The One Day Rest in Seven Act (ODRISA) allows employees 24 consecutive hours of rest in every calendar week. The law allows employers to secure permits from the Department to work employees the seventh day, provided that the employees have voluntarily agreed to work the seventh day. The law also provides employees working 7-1/2 hours or longer with a meal period of at least 20 minutes to occur no later than 5 hours after the start of each 7-1/2 hour period of work.

    The Department provides assistance to workers in the collection of wages or final compensation including unused vacation pay, commissions, bonuses or other fringe benefits. Employees who believe they have not received their earned wages, commissions, bonus payments, vacation pay, or other compensation pursuant to an oral or written contract, may file a claim under the Act. Wage claims received by the Department are reviewed to determine appropriate action. Written information and position statements are solicited from the employer and employee. The Department determines whether a violation of the Act has occurred and what wages (if any) are due to the claimant. If further action is needed, hearings may be convened and court action taken.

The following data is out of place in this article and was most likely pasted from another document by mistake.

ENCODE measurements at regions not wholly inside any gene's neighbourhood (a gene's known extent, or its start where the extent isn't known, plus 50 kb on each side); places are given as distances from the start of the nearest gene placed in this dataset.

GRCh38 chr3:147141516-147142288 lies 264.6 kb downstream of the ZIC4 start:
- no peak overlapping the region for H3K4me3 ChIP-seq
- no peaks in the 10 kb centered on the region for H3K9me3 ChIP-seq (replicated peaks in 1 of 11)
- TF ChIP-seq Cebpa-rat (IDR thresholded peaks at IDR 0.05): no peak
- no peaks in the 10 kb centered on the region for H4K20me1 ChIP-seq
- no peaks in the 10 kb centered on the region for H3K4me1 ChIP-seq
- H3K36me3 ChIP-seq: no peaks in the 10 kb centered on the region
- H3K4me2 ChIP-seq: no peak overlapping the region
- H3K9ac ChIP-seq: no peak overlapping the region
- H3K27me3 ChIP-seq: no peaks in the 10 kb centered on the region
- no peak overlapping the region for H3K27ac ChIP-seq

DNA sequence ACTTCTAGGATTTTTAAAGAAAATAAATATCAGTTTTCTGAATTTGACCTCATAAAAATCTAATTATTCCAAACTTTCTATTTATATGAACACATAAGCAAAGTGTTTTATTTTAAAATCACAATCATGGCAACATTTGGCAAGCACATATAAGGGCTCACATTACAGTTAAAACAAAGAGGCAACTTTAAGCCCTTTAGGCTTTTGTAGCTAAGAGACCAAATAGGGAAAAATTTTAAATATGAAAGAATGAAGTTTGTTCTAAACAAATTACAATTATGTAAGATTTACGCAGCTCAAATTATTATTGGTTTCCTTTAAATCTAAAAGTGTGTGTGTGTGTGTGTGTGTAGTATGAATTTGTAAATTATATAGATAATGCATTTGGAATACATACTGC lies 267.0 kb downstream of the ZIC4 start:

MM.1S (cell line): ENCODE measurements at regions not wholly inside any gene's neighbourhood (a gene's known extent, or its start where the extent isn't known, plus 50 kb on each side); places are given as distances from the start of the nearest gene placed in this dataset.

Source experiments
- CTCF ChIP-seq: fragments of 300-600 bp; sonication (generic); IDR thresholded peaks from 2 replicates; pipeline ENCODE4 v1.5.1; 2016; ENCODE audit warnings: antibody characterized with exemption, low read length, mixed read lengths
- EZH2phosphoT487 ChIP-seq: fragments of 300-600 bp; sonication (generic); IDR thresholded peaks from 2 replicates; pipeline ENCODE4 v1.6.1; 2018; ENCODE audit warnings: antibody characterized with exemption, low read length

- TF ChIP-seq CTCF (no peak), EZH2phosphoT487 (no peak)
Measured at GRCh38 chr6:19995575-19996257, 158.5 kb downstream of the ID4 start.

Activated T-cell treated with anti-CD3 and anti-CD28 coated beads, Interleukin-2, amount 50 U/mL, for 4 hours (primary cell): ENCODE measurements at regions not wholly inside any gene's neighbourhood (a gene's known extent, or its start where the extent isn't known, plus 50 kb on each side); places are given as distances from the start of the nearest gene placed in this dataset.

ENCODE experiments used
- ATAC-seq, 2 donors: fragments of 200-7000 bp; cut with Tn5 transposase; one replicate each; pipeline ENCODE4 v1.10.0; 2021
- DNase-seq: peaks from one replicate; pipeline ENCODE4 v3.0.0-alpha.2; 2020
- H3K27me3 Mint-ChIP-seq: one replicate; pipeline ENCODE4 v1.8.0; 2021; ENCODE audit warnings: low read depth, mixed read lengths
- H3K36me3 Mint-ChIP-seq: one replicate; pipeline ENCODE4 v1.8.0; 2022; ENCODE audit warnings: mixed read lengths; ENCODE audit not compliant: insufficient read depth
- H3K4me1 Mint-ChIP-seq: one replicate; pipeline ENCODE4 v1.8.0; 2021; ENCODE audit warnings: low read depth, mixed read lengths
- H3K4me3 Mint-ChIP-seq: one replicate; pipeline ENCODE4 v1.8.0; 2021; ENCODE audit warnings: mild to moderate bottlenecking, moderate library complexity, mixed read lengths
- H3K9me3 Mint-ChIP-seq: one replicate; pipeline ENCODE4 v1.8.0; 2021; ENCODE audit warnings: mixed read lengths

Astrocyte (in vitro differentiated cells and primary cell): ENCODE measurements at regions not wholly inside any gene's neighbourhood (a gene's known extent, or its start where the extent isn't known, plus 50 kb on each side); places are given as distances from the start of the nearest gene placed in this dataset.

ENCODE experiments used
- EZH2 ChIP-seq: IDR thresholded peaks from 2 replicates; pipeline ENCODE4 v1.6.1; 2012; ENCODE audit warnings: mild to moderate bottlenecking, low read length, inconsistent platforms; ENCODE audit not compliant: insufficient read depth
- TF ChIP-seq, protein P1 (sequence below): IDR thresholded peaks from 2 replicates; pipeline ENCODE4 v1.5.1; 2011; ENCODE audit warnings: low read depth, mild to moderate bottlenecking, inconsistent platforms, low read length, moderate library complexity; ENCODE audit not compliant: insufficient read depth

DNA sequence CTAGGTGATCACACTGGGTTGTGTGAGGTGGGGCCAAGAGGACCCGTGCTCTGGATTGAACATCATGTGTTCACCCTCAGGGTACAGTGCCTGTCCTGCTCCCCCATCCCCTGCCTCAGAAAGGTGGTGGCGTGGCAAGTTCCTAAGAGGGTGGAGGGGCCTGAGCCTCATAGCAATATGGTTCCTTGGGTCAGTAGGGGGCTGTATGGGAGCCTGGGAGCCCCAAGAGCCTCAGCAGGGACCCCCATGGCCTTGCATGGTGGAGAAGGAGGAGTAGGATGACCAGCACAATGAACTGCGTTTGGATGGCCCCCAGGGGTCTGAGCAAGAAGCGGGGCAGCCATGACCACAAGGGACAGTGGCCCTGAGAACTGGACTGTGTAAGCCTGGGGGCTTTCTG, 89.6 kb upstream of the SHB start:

Last edited by laborlaw; 05-24-2005, 07:25 AM.

  • #2

    In the Illinois (ODRISA) part of the labor laws it states for every 71/2 hour segment worked an employee has to be gven a break of at least 20 minutes after the first 5 hours worked. Does this mean after the 5 hour break you work another five hours into the next 71/2 hour segment and are entitled to the next 20 minute minimum time break again ?